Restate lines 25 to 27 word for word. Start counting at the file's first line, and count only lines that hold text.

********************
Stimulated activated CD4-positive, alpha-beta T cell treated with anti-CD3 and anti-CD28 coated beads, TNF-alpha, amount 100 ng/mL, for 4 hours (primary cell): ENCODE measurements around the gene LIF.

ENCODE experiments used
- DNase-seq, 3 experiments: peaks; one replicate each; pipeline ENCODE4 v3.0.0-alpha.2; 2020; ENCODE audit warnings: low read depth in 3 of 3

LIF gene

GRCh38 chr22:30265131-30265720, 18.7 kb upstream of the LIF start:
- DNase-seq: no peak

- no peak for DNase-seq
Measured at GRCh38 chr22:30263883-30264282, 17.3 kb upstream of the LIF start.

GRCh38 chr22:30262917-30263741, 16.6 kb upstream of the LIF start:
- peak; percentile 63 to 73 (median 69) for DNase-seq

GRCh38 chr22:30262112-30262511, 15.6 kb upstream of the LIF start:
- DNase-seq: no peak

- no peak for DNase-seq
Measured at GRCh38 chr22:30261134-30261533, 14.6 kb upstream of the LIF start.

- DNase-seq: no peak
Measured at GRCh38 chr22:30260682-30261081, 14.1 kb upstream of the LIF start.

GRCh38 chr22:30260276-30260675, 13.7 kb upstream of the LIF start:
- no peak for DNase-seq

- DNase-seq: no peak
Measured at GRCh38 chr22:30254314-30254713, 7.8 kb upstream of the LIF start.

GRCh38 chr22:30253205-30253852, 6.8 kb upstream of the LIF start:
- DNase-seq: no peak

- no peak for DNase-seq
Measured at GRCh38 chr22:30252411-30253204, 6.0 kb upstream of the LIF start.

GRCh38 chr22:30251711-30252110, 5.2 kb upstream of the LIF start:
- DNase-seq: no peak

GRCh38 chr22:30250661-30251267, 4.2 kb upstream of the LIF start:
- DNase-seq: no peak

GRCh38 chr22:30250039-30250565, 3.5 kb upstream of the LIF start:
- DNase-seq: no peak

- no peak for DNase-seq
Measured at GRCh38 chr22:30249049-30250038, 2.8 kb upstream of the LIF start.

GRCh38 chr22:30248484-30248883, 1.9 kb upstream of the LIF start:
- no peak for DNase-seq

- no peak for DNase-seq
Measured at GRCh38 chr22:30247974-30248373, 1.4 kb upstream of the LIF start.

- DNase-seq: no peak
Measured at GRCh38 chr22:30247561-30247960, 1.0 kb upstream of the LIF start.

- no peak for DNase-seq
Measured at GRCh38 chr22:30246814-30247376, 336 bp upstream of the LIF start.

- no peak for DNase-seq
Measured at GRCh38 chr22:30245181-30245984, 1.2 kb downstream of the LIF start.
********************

GRCh38 chr22:30251711-30252110, 5.2 kb upstream of the LIF start:
- DNase-seq: no peak

GRCh38 chr22:30250661-30251267, 4.2 kb upstream of the LIF start: